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Management of Reproduction of Cats

By

Autumn P. Davidson

, DVM, MS, DACVIM, School of Veterinary Medicine, University of California, Davis

Last full review/revision Aug 2018 | Content last modified Aug 2018

A complete discussion of breeding and reproduction in cats is beyond the scope of this review. And considering the surplus of pet cats in the US and other countries, casual rearing of litters by pet owners is not recommended. However, the following section includes a basic discussion of reproduction in cats.

Before breeding, it is best to have your cat examined by a veterinarian to assess any health, genetic, or reproductive concerns. Cats should be tested for infectious diseases they could pass to their kittens, such as feline leukemia virus and feline immunodeficiency virus. Before breeding, female cats should be in good health and in optimal body condition. Routine blood and urine tests can evaluate general health, especially in cats older than 5 years of age. Your veterinarian can also provide information about appropriate nutrition and the proper timing of breeding and vaccinations.

Female cats (queens) are usually taken to the home of the male cat (tom) for breeding when they show signs of heat (estrus). Characteristic mating behavior includes rolling, rubbing against objects, kneading with the back feet, and yowling repeatedly and loudly. The breeding area should be quiet, familiar to the tom, and allow for observation with minimal interference from people. The courtship should not be interrupted unless there is a concern for the safety of either cat. Toms have been known to mate to the point of exhaustion, but queens usually go through a period of rolling and grooming after mating and may not let the tom remount for some time. Because cats are what is known as induced ovulators, multiple breedings over 2 to 3 days are recommended. Periods of separation between breedings may prevent exhaustion and fighting. Queens are typically bred during each sequential estrus period and then spayed when no further breedings are planned. Breeding sequentially can minimize the risk for overgrowth of the uterine tissue and serious infection in the uterus (called pyometra).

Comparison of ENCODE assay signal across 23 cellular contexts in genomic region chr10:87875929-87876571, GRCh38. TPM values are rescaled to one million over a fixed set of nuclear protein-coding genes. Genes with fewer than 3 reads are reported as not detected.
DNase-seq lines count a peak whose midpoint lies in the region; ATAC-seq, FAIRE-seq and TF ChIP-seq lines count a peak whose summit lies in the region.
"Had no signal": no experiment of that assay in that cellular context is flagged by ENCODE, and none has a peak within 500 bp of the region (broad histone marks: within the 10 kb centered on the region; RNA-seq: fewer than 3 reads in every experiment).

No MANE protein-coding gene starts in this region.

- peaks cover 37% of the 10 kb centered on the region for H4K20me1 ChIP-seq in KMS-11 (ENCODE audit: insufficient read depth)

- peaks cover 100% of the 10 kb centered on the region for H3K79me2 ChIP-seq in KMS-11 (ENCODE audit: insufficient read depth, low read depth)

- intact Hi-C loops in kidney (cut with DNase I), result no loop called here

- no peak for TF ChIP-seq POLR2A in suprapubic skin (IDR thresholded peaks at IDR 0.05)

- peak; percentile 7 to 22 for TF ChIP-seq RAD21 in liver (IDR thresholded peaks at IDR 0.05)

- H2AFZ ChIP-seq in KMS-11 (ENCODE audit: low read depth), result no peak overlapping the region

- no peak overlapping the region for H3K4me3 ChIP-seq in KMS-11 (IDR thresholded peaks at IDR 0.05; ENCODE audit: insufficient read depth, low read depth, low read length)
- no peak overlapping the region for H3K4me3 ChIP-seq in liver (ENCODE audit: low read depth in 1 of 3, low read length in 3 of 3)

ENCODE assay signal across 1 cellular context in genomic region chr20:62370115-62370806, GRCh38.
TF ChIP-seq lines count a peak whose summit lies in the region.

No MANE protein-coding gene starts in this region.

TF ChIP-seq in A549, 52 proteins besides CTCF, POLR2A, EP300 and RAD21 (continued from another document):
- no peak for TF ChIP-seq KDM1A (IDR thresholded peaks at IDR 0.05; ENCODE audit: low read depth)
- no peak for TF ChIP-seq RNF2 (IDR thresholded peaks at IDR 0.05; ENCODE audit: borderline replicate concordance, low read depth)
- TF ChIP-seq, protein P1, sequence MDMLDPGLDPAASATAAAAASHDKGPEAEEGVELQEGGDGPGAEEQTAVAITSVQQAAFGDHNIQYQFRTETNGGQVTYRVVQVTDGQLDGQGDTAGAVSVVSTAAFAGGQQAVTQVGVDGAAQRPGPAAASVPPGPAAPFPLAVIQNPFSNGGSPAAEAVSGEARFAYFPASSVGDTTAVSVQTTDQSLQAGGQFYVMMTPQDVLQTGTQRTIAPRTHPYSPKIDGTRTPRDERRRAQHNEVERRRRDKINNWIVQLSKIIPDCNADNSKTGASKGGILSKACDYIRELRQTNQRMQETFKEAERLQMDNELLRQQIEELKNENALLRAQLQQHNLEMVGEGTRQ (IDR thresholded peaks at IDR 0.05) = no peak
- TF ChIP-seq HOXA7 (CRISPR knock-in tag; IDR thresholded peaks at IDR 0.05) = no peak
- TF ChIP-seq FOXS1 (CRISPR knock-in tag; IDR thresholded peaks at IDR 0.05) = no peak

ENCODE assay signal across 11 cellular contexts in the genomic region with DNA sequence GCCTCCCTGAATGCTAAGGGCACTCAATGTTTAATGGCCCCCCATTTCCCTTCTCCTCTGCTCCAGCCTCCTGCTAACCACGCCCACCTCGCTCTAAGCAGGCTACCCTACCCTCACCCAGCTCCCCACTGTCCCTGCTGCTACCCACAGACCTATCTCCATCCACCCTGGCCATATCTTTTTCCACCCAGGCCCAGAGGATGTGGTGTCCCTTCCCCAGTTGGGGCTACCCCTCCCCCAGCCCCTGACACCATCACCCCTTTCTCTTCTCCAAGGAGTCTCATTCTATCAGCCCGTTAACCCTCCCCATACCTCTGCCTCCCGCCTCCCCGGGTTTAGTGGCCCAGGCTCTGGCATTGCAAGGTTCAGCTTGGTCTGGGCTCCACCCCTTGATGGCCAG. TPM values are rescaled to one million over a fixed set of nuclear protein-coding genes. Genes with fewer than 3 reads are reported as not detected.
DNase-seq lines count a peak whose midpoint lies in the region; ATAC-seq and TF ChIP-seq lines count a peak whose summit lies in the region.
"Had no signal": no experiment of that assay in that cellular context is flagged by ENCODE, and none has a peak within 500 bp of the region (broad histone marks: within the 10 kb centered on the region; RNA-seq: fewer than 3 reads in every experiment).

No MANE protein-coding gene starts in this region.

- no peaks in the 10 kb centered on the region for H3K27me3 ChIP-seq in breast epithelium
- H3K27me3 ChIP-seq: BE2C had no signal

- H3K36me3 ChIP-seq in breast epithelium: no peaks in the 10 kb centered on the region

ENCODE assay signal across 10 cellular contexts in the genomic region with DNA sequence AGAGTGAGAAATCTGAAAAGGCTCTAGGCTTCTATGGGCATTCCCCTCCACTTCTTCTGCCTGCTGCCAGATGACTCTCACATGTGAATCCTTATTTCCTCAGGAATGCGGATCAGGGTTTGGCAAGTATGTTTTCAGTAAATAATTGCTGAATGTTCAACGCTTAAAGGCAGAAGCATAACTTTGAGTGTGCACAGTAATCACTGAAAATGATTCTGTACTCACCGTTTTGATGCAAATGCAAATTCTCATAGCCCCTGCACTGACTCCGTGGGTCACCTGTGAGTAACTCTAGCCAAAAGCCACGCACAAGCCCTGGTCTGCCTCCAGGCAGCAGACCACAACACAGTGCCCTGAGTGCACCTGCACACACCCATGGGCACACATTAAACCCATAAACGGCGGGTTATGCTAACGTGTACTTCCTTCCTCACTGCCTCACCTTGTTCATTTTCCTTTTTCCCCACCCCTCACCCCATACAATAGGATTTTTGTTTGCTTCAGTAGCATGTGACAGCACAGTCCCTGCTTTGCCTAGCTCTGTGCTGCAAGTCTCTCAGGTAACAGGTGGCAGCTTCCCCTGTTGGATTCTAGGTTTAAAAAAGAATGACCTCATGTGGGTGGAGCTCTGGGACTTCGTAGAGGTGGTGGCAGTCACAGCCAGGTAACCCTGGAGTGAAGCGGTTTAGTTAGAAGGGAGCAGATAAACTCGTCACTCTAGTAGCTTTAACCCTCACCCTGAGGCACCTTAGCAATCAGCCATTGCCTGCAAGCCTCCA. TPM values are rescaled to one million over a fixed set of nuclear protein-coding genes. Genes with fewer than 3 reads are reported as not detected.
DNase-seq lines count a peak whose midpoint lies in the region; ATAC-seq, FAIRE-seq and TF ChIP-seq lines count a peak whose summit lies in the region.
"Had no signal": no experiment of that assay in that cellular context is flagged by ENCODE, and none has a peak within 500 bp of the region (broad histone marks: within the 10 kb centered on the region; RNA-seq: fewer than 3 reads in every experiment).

Evaluation for pregnancy can be done by your veterinarian by physically examining (palpating) the abdomen or by ultrasonography. Pregnancy lasts 60 to 65 days and can be detected by day 21 to 30. X-rays taken toward the end of pregnancy (more than 55 days after breeding) can help determine the number of kittens in the litter.

Unlike in other domestic species, manipulation of the estrous cycle is not easy in cats. Prevention of estrus is typically accomplished by spaying, although short-term suppression of estrus can also be achieved by medication. The side effects of medical suppression can include inflammation and infection of the uterus, diabetes, and mammary cancer. Ovulation can be induced in cats by physical stimulation (for example, mating with a vasectomized tom) or sometimes by injections of hormones.

Unplanned and unwanted mating of cats is a common concern. Pregnancy can be completely prevented or ended by spaying or neutering. Pregnancy can also be ended by a veterinarian giving the hormone prostaglandin F.

Pregnancy and Delivery

Talk to your veterinarian about feeding recommendations for your pregnant cat. Pregnancy and nursing increase nutritional demands. Your veterinarian will likely recommend that you feed her a kitten food while she is pregnant and nursing. She will need 25% more food during the last 3 weeks of her pregnancy. While nursing, she will need 2 to 3 times more food than normal. Feeding her more frequent meals or allowing free access to food will help her to meet these dietary needs. Even with eating extra kitten food, she will likely lose weight while she is nursing; increasing her nutritional reserves during pregnancy can help prepare her body for these demands. Be sure to feed a complete and balanced diet, and do not give her any dietary supplements (such as calcium or vitamins). Your veterinarian can recommend an appropriate food.

If possible, pregnant queens should be isolated from other cats during the last half of pregnancy to reduce exposure to infectious diseases, especially upper respiratory infections.

Predicting the timing of delivery can be difficult. It typically occurs 64 to 66 days after breeding. However, the timing of this event is not always known precisely, so the breeding date does not always match the conception date.